Client Name: Trinity College Dublin
Henry J Lyons & RKD Architects
Michael McNamara & Co
Arup Consulting Engineers
During the design stage of the project our client Trinity College Dublin expressed an interest in reducing the running cost of the building. This was best achieved by means of heat recovery. The design and functionality of the building meant that the heating and cooling need could only be met by means of air handling units.
The standard air handling unit were designed into a highly efficient unit using thermal wheels, ultimately saving energy and reducing carbon emissions. Once a high cost application, thermal wheels are now a leading component for heat recovery because they can handle large air volumes where usually efficiency would be low.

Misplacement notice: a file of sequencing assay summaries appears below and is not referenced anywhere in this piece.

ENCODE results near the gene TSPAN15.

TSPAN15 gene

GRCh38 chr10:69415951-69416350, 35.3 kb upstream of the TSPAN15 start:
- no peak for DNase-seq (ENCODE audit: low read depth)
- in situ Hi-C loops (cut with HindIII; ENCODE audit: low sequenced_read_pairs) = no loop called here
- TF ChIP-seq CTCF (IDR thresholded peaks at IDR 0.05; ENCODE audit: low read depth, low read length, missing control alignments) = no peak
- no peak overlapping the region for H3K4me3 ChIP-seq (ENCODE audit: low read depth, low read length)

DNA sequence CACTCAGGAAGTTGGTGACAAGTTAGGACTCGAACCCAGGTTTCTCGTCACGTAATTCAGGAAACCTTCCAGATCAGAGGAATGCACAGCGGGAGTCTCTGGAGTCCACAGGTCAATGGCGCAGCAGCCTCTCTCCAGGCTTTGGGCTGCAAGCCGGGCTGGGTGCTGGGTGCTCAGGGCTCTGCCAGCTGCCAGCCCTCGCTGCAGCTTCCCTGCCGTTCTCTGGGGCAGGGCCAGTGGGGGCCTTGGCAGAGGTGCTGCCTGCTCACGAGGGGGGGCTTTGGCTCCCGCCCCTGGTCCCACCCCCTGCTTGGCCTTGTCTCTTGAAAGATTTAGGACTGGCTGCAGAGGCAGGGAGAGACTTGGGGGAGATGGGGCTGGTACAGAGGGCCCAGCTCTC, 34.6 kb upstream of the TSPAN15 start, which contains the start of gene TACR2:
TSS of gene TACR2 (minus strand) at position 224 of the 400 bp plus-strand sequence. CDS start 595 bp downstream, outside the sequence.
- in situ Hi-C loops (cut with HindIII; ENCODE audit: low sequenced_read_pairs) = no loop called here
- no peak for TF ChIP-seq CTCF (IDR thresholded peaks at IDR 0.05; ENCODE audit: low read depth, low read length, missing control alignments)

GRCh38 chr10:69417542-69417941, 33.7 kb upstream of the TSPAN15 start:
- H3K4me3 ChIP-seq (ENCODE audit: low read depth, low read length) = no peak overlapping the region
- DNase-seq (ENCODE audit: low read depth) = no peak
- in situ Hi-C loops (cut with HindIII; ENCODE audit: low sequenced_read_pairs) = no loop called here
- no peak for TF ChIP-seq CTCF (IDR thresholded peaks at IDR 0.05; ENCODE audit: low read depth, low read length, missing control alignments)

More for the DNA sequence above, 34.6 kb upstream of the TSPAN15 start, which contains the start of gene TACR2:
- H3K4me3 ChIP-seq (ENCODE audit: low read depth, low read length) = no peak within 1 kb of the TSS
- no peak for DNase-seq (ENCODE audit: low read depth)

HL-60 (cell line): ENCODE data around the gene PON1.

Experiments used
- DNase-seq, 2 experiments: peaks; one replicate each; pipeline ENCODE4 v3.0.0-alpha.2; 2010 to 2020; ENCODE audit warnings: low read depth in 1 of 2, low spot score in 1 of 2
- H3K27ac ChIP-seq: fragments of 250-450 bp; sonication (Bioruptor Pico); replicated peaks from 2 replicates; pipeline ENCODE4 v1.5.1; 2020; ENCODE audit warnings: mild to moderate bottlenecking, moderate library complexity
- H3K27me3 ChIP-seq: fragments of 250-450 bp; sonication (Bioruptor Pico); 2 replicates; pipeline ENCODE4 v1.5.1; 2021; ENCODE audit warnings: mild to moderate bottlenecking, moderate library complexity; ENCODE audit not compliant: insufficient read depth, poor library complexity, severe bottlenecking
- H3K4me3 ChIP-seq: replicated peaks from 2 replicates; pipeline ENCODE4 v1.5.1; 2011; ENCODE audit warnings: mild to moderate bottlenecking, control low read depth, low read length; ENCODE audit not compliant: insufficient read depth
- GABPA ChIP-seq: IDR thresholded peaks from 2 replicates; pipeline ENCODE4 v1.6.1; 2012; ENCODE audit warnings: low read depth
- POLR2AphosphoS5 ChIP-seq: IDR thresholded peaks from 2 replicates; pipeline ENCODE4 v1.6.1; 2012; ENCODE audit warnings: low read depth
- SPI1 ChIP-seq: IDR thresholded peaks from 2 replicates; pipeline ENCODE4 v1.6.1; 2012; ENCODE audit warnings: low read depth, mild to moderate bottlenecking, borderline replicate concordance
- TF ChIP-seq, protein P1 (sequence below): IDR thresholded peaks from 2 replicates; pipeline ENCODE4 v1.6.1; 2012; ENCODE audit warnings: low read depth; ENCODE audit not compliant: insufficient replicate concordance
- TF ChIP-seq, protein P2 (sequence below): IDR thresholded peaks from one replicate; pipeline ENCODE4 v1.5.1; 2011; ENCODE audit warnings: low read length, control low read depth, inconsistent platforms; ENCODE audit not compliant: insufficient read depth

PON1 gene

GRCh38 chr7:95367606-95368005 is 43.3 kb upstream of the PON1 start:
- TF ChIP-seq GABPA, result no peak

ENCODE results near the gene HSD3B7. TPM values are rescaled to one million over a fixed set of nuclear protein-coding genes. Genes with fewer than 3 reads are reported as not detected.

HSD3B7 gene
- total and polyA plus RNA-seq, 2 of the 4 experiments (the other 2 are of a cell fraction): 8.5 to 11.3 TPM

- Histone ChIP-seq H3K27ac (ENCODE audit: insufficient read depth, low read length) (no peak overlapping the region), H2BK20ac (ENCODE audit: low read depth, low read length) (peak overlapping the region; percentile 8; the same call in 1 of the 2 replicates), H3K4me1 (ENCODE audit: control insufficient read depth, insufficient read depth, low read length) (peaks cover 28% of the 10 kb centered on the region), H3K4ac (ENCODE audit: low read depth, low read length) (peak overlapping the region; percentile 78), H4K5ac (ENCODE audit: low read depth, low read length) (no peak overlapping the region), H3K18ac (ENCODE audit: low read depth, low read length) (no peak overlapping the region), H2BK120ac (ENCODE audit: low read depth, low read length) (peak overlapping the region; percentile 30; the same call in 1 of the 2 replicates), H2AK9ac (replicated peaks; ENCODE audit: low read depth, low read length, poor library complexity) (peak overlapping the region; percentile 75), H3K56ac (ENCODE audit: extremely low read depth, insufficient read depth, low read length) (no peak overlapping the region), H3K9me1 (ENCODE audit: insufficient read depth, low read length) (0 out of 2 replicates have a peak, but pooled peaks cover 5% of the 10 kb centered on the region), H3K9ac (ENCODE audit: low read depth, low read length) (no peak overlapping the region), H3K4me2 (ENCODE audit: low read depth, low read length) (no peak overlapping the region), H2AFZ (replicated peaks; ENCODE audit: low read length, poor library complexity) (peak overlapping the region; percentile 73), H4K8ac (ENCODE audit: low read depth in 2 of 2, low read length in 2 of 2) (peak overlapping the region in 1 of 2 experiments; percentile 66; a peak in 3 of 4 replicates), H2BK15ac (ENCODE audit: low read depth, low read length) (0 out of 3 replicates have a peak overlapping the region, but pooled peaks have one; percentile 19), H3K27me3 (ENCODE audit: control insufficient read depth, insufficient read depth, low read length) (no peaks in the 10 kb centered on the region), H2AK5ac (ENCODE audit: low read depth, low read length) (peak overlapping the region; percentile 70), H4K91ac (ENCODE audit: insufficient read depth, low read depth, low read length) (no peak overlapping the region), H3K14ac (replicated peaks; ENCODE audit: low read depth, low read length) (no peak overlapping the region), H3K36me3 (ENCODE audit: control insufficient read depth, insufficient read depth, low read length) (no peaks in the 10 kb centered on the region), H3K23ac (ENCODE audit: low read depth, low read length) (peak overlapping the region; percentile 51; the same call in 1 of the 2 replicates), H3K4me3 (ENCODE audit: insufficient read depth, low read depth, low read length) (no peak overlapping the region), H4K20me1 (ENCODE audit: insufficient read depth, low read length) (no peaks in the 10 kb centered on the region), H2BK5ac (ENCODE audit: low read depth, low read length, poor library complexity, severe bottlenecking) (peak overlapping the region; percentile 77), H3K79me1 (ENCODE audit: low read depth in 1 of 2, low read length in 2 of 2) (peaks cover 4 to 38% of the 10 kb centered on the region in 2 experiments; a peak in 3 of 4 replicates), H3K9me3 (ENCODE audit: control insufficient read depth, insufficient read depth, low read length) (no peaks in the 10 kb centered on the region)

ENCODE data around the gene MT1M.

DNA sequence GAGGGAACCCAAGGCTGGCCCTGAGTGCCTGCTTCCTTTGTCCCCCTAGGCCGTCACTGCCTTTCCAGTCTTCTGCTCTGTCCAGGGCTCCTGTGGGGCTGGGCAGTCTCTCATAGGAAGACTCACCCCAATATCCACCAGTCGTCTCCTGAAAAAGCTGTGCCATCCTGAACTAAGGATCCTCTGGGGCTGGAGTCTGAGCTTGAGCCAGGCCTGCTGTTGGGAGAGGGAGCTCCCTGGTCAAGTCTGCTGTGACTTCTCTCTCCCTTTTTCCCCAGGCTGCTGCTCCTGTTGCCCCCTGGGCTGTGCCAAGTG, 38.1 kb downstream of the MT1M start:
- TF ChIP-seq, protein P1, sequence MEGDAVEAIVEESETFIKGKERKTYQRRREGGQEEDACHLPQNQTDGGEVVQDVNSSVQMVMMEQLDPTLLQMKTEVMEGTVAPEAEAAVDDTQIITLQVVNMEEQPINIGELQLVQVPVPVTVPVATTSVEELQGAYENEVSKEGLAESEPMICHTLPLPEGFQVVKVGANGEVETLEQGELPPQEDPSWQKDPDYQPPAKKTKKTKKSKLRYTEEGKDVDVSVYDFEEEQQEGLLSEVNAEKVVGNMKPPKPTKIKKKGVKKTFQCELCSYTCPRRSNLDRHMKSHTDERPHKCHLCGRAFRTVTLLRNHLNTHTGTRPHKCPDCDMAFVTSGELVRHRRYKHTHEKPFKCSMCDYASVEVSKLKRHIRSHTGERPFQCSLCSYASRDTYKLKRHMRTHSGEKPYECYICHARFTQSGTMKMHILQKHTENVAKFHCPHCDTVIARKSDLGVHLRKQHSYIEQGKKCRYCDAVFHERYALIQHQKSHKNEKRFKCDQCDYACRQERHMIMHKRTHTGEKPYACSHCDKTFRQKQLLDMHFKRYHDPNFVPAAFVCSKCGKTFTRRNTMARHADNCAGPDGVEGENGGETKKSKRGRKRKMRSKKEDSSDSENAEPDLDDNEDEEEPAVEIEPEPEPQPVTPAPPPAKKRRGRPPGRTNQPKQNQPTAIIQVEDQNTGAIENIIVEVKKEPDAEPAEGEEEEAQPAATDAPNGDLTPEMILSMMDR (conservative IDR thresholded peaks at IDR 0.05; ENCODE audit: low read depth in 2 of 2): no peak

85% of heat can be recovered by thermal wheels by transferring it to incoming fresh air, this also has a positive impact on carbon footprint.
There were other environmental advantages of the thermal wheel. Firstly, its small carbon footprint allowed the size of the AHUs to be reduced. This means that capital expenditure will also reduce. It also reduced the size of heating or cooling coil and allowed a reduced capacity boiler and cooling condenser.